COLUMBUS — Ohio Farm Bureau Federation could lead the way in changing how the national organization defines a family, if a proposal passed at the state level makes it through the vetting process and voting at the upcoming national convention.
The proposal — approved at the Ohio Farm Bureau annual meeting, in Columbus, Dec. 5 — could be brought before the national convention for a vote as early as January 2020. It must be vetted at a meeting of the state presidents this month, make it through national policy committee discussions and, then, be approved by a vote at the national convention.
The winding process follows how the farm bureau is structured, said Cole Staudt, a spokesman for American Farm Bureau Federation. “All of the changes get voted on from the bottom up, not the top down,” he told Farm and Dairy.
Currently, American Farm Bureau policy, in section 152, titled “Family and Moral Responsibility,” reads: “A family should be defined as persons who are related by blood, marriage between male and female or legal adoption.”
Ohio’s proposal, approved after much discussion, recommends deleting “male and female,” so the policy would read: “A family should be defined as persons who are related by blood, marriage or legal adoption.”
The policy change was the only one approved of three brought forward by Jacob Hoelscher, a Darke County delegate. He proposed the changes in succession. The first dealt with American Farm Bureau’s civil rights policy, in section 101.
Currently, it states: “We strongly oppose discrimination against persons on the basis of sex, race, religion, national origin or handicapped status.” Hoelscher’s amendment recommended adding “sexual orientation.” The amendment was defeated 165-135.
Then, Hoelscher presented his second recommended change, this time to the definition of family. The discussion around this policy change became heated. Comments shot back and forth between delegates, about their beliefs and whether or not it was time to change policy. After securing a two-thirds vote to end discussion, the delegates voted. It passed, by a narrow margin, 162-151.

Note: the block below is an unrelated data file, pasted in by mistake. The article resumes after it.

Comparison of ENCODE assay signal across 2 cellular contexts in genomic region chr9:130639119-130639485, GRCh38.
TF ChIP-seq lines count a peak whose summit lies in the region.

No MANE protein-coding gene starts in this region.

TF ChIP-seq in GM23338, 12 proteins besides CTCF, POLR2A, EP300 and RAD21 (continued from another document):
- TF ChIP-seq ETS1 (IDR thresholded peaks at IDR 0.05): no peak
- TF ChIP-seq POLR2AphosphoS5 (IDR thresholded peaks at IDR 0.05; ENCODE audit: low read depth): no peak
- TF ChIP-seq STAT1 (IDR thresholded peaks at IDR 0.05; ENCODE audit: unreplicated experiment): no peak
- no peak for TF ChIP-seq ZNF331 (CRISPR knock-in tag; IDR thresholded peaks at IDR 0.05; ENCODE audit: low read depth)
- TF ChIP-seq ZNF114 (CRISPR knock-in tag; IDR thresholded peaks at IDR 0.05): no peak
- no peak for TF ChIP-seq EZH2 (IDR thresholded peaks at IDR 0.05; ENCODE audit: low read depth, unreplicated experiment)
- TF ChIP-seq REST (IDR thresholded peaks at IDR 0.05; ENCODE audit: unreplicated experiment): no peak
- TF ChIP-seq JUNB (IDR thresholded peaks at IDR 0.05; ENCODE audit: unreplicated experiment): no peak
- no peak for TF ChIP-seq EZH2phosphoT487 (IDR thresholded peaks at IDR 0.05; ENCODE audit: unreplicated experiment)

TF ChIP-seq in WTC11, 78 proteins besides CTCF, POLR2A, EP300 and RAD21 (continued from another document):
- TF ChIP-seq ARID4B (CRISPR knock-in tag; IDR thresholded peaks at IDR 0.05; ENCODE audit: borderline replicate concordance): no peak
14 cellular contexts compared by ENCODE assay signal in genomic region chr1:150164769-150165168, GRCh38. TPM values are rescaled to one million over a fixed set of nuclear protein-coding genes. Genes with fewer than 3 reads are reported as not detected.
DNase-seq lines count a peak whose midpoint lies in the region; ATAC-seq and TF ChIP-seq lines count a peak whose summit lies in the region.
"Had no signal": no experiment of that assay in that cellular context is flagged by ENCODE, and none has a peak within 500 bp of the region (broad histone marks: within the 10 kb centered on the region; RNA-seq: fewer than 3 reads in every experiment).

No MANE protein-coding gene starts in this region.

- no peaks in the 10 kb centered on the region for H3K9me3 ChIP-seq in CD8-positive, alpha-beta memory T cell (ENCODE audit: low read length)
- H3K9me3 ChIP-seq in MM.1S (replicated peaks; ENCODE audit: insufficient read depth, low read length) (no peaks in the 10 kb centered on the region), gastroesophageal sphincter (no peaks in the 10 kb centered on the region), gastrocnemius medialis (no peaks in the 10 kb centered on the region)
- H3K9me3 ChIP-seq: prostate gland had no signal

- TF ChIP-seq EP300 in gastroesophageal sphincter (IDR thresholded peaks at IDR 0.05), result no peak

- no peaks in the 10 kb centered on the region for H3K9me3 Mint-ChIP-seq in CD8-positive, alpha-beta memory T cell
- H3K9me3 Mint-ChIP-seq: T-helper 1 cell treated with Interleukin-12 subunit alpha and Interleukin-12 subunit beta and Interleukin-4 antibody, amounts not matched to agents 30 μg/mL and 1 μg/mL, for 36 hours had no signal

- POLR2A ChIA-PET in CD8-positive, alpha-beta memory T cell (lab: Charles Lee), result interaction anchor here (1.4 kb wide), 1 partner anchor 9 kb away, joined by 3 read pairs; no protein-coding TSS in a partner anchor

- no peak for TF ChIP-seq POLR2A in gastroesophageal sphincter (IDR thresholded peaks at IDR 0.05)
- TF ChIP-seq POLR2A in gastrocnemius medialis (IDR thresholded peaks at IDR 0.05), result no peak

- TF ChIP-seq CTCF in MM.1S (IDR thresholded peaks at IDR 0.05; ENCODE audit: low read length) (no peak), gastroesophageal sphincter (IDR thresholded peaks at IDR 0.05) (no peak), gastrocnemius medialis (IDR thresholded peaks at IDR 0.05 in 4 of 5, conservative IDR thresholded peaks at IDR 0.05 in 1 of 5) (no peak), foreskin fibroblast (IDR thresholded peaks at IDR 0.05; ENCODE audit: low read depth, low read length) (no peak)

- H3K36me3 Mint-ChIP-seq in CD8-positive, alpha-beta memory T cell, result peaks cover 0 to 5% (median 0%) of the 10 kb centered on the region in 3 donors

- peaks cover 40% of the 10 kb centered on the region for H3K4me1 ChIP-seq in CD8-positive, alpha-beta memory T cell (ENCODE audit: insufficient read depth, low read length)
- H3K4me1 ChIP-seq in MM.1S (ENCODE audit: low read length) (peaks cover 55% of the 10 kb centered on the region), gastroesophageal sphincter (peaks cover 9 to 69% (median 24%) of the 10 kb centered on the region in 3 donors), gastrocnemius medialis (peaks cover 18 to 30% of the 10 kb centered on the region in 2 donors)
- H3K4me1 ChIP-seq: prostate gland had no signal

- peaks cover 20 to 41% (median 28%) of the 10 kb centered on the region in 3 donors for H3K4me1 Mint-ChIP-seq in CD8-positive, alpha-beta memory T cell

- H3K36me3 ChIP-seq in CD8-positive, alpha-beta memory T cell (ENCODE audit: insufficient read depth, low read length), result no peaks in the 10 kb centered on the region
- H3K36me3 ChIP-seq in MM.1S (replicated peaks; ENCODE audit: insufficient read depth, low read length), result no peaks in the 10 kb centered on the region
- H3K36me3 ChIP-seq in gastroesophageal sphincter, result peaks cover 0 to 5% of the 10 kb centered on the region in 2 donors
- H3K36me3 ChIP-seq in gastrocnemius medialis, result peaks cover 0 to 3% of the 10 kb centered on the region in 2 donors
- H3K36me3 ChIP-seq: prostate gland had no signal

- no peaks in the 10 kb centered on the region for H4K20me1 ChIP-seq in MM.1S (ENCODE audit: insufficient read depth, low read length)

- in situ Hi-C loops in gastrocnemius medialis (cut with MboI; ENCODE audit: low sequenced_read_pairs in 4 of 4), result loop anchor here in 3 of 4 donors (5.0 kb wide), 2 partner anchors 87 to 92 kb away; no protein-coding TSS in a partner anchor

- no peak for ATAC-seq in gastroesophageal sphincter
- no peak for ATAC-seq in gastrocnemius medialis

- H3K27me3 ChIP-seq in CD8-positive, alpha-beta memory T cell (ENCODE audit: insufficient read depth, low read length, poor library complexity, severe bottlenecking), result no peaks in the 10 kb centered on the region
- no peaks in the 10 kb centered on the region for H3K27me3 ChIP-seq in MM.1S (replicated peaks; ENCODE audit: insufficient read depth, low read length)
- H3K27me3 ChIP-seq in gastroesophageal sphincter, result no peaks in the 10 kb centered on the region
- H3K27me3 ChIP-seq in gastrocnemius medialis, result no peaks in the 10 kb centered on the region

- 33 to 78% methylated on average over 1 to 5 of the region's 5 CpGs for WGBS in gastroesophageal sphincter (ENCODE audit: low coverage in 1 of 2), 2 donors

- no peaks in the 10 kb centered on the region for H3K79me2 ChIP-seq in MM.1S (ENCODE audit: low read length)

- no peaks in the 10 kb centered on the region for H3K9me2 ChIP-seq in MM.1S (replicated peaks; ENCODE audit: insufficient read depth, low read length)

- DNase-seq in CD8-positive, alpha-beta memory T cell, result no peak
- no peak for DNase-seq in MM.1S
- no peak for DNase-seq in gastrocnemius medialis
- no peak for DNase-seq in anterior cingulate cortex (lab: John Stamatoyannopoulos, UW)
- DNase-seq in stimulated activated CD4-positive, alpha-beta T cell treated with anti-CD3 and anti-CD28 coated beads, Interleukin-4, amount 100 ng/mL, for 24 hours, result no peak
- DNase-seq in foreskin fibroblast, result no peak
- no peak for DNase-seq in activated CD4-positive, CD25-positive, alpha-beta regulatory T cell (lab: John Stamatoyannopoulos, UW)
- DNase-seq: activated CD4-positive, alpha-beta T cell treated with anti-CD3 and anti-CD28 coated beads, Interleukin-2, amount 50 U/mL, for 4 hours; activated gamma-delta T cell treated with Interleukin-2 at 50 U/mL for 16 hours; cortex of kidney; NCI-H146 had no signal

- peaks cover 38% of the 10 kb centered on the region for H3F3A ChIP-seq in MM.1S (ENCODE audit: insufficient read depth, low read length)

The third change dealt with another part of section 152 — 152.5. The American Farm Bureau policy reads: “We oppose: 5.1. Granting special privileges to those that participate in alternative lifestyles, and 5.2. Human cloning.” Hoelscher proposed deleting 5.1, entirely. That measure was also defeated.
When the 50 farm bureau presidents meet to discuss the policy suggestions, it’s “a weeding-out process,” said Ty Higgins, Ohio Farm Bureau spokesman. They ensure that the suggestions are not addressed elsewhere.
One state does not have more influence than another, he added. “I think all issues from all states are weighed on an equal ballot,” he said. “I think that there will always be a fair representation at the national level.”
He declined to speculate on the proposal’s chance to reach a national vote. “It’s really too early in the process,” he said.
Hoelscher told Farm and Dairy after the vote that he had hoped his first proposal would be approved, but was optimistic that the vote was close. “Whenever I lost that one, I essentially assumed that I was going to lose the next two,” he said.
Hoelscher farms with his family, raising dairy heifers for dairies and running a small hog and custom farming business. He worked in insurance, previously, and was in the 2018 AgriPower class. In AgriPower, he said he took time to read all of the policy. “Whenever I read that part, I was like, wow, this makes our industry look very backward,” he said.
He proposed the changes first during his class and felt it was time. Then, he talked with his county farm bureau officers and other delegates, prior to introducing the proposals.
“It’s just something that needs to come to light,” he said, adding that if it makes it to national voting, “I’d like to hear it come from Ohio, if it gets to that point.”
The American Farm Bureau did not respond prior to press time with information on when the family and moral responsibility section was added to national policy.
Ohio delegates also discussed water quality efforts, transportation and infrastructure and wildlife management on the state level. The approved state policies set the direction for the organization’s activities in the coming year. A record 381 delegates representing all county farm bureaus participated in the debate and discussion.
Efficient transportation was a debated topic. Delegates discussed finding a balance between the need to deliver farm products while maintaining roadways and bridges. Protections on the farm from wildlife and predators, particularly coyotes, were considered as well. Other policy votes addressed property rights, education and permanent Daylight Saving Time.
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